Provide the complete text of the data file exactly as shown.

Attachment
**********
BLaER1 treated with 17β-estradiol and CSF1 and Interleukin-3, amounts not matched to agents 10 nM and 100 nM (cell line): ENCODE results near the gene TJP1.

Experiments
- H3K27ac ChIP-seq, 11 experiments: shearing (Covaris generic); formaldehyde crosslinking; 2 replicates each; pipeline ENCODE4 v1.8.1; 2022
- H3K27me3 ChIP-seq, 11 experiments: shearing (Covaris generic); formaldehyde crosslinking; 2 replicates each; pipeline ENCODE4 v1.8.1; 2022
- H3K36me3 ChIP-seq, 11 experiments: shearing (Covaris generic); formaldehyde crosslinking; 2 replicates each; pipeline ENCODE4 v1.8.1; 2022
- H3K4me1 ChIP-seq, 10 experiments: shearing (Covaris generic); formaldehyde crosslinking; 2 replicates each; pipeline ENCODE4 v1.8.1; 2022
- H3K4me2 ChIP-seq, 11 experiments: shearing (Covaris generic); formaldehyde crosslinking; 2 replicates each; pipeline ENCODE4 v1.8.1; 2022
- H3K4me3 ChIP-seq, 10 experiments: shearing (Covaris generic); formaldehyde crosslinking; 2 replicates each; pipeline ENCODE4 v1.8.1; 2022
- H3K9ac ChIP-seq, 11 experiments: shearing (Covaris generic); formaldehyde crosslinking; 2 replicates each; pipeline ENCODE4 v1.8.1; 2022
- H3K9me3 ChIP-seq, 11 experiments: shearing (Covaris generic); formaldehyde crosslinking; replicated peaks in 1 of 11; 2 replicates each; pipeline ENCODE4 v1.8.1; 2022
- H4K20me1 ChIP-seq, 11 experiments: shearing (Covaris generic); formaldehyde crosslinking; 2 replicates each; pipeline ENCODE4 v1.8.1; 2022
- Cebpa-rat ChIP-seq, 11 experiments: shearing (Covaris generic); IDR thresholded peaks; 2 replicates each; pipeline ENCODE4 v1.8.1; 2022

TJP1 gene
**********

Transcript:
BLaER1 treated with 17β-estradiol and CSF1 and Interleukin-3, amounts not matched to agents 10 nM and 100 nM (cell line): ENCODE results near the gene TJP1.

Experiments
- H3K27ac ChIP-seq, 11 experiments: shearing (Covaris generic); formaldehyde crosslinking; 2 replicates each; pipeline ENCODE4 v1.8.1; 2022
- H3K27me3 ChIP-seq, 11 experiments: shearing (Covaris generic); formaldehyde crosslinking; 2 replicates each; pipeline ENCODE4 v1.8.1; 2022
- H3K36me3 ChIP-seq, 11 experiments: shearing (Covaris generic); formaldehyde crosslinking; 2 replicates each; pipeline ENCODE4 v1.8.1; 2022
- H3K4me1 ChIP-seq, 10 experiments: shearing (Covaris generic); formaldehyde crosslinking; 2 replicates each; pipeline ENCODE4 v1.8.1; 2022
- H3K4me2 ChIP-seq, 11 experiments: shearing (Covaris generic); formaldehyde crosslinking; 2 replicates each; pipeline ENCODE4 v1.8.1; 2022
- H3K4me3 ChIP-seq, 10 experiments: shearing (Covaris generic); formaldehyde crosslinking; 2 replicates each; pipeline ENCODE4 v1.8.1; 2022
- H3K9ac ChIP-seq, 11 experiments: shearing (Covaris generic); formaldehyde crosslinking; 2 replicates each; pipeline ENCODE4 v1.8.1; 2022
- H3K9me3 ChIP-seq, 11 experiments: shearing (Covaris generic); formaldehyde crosslinking; replicated peaks in 1 of 11; 2 replicates each; pipeline ENCODE4 v1.8.1; 2022
- H4K20me1 ChIP-seq, 11 experiments: shearing (Covaris generic); formaldehyde crosslinking; 2 replicates each; pipeline ENCODE4 v1.8.1; 2022
- Cebpa-rat ChIP-seq, 11 experiments: shearing (Covaris generic); IDR thresholded peaks; 2 replicates each; pipeline ENCODE4 v1.8.1; 2022

TJP1 gene